Cosmin Olaroiu the only man to solve Saudi Arabia’s Asian Cup crisis

John MacAuley explains why Cosmin Olaroiu is the only man Saudi Arabia could have turned to in their hour of need.
Cosmin Olaroiu has temporarily left his day job as Al Ahli manager to take charge of Saudi Arabia's Asian Cup campaign. Sarah Dea/The National
Cosmin Olaroiu has temporarily left his day job as Al Ahli manager to take charge of Saudi Arabia's Asian Cup campaign. Sarah Dea/The National

Cosmin Olaroiu was stood propped against a pole during team training last week. Bearded and beaming, he was sporting Saudi Arabia green instead of Al Ahli red, seemingly without a care in the world.

Drafted into the Asian Cup at the last minute, the Romanian was giving little away. He has been called in as a temporary fix in a broken set-up, tasked with guiding present underachievers to the summit of the continent.

Fortunate, then, that he boasts those broad shoulders.

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While Olaroiu’s exact remit remains unclear, publicly at least, there can be little doubt the Saudis expect much from this month’s Australian sojourn.

The federation requested a coach they knew from days spent in the Saudi Pro league, while also being a manager the players are familiar with, having once guided Al Hilal to domestic league and cup success, and one accepted by the Saudi supporters – the most demanding in the Arabian Gulf, if not Asia.

Yet Olaroiu is at his best in the eye of a storm. That is obvious in the way he moulded Ahli’s Arabian Gulf League title success last season, amid court battles and touchline bans, following his move – in what many perceived to be his defection – from rivals Al Ain.

Study his track record: trophies at Steaua Bucharest, Hilal, Al Sadd and Al Ain – the most prominent clubs in Romania, Saudi, Qatar and the UAE, respectively. Olaroiu is a man for the grand occasion.

He will need to be. This Saudi side may have reached the final of November’s Gulf Cup of Nations, but it took place on home soil and the title represented the only objective.

Juan Ramon Lopez Caro, the experienced Spaniard, was therefore deemed inadequate and so Olaroiu was parachuted in, albeit simply until his new employers’ Asian Cup excursion concludes. The introduction has been inauspicious – at least as far as results are concerned – with Saudi losing 4-1 to Bahrain and then 2-0 to South Korea.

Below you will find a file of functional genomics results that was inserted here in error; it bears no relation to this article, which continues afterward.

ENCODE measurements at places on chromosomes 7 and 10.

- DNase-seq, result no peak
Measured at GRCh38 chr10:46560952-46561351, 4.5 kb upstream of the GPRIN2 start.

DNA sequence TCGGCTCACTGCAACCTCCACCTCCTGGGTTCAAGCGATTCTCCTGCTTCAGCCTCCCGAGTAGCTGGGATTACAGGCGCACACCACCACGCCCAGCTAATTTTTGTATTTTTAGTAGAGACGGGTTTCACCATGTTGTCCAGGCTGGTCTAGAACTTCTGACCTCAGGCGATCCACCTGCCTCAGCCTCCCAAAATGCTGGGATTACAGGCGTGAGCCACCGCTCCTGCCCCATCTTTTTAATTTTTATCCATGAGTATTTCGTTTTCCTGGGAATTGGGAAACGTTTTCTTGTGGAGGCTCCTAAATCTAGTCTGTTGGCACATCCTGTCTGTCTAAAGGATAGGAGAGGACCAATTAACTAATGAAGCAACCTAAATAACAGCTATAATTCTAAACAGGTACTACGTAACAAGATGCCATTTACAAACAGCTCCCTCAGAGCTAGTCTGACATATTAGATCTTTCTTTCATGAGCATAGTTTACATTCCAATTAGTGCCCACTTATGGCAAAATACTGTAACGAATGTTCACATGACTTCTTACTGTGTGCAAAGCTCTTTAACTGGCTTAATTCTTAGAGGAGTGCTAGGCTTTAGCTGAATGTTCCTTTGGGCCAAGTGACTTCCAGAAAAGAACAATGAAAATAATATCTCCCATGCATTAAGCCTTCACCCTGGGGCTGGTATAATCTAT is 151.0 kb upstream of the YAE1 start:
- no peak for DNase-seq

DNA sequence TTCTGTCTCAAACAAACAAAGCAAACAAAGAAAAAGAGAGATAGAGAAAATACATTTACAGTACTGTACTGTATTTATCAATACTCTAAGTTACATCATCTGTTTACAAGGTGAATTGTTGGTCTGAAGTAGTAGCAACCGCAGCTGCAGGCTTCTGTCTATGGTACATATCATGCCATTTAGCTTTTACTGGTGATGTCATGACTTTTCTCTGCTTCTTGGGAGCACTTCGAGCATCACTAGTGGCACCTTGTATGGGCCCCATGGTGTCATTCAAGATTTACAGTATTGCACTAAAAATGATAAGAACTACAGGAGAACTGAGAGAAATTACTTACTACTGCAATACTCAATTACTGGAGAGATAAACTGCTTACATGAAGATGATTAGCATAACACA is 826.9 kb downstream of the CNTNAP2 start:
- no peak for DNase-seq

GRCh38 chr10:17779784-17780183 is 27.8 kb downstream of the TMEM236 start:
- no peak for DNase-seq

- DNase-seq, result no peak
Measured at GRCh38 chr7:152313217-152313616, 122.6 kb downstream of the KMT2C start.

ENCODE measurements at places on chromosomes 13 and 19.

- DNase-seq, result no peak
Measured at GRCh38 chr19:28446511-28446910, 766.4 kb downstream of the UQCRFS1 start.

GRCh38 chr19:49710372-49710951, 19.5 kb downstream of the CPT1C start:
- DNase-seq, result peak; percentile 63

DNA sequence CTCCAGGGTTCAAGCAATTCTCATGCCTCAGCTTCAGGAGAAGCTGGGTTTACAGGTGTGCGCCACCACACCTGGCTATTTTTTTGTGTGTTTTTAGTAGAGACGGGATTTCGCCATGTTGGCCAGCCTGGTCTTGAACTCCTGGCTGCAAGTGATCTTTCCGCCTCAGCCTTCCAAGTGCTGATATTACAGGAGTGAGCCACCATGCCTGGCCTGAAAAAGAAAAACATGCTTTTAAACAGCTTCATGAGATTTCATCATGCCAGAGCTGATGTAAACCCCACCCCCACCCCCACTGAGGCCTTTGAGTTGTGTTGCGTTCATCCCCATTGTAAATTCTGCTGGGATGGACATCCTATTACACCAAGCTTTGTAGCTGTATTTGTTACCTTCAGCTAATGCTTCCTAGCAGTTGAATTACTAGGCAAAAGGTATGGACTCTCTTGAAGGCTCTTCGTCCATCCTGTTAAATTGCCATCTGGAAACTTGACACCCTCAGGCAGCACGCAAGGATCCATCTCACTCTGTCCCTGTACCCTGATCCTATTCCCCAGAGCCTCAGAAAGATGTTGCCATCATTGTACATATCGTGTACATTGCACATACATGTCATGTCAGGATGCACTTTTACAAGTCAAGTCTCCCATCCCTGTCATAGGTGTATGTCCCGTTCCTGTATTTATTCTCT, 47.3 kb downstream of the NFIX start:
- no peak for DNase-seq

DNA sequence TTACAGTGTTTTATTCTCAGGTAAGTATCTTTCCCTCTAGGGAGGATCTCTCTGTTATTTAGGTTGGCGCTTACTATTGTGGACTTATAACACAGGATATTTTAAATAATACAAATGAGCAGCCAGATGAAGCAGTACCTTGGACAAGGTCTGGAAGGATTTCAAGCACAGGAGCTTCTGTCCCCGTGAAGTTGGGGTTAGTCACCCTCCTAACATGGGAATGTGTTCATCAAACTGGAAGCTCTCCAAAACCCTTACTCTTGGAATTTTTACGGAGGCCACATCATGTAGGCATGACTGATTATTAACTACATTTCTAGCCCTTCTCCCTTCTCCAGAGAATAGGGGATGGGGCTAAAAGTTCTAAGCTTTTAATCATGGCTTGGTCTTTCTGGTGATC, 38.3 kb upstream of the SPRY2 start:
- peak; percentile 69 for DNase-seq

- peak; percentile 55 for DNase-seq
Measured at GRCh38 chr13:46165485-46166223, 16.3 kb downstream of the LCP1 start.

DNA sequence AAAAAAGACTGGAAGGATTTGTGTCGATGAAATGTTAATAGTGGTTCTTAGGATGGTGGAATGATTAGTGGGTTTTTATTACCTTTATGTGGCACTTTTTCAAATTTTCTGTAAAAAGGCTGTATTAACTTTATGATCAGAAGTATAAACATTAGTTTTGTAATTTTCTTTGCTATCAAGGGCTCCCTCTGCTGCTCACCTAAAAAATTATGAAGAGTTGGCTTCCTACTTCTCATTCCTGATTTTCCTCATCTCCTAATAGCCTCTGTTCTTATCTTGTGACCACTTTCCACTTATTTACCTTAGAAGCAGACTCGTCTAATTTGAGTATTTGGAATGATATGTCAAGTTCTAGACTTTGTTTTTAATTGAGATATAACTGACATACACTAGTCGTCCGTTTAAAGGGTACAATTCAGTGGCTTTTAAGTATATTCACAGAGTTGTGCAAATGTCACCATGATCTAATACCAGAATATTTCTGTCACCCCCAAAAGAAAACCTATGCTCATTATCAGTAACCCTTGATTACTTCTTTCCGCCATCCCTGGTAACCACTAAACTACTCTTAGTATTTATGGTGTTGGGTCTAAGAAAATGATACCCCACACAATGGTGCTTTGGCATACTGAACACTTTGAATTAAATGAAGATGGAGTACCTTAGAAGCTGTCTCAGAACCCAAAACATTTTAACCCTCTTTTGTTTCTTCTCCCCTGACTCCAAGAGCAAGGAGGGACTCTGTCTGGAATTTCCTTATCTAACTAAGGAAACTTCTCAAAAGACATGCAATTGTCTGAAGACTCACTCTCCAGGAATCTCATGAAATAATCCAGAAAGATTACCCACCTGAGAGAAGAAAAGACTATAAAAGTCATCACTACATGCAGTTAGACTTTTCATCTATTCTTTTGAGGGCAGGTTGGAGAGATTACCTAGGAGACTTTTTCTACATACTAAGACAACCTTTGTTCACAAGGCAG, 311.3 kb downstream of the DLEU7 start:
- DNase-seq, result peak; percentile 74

The players, though, are reported to have already bought into Olaroiu, impressed by his intimate knowledge of the squad and his meticulous approach, which is personified by the presence in Australia of the Ahli performance analyst team.

The brief might be brief, but there shall be no stone left unturned.

Crucially, too, Olaroiu knows the mentality of what many perceive to be traditionally difficult Saudi players. A master man-manager, he understands how to handle egos, of which there are a few in his squad. But he is astute enough to coax the maximum from what is undeniably a talented group.

Tactically, too, Olaroiu is adept, which sits particularly well with a Saudi delegation who blame substandard match strategy for disappointment stretching back to the last decade.

Olaroiu must revitalise and remodel the continental heavyweights. Saudi Arabia are three-times Asian champions, six-times finalists, but in 2011 returned from Qatar without a point. Their group this time includes an emergent China, North Korea and Uzbekistan.

Saudi qualified well – unbeaten in six games, with five wins -–and a knowledgeable squad includes some genuine stardust in Nasser Al Shamrani and Nawaf Al Abed.

Tiredness, from an overcrowded domestic schedule, and temperament are important factors to consider, as is the issue of time.

It has been in short supply for Olaroiu, but in plumping for a serial winner, Saudi have made the best of an unfortunate situation.

Follow us on Twitter @SprtNationalUAE

Published: January 6, 2015 04:00 AM


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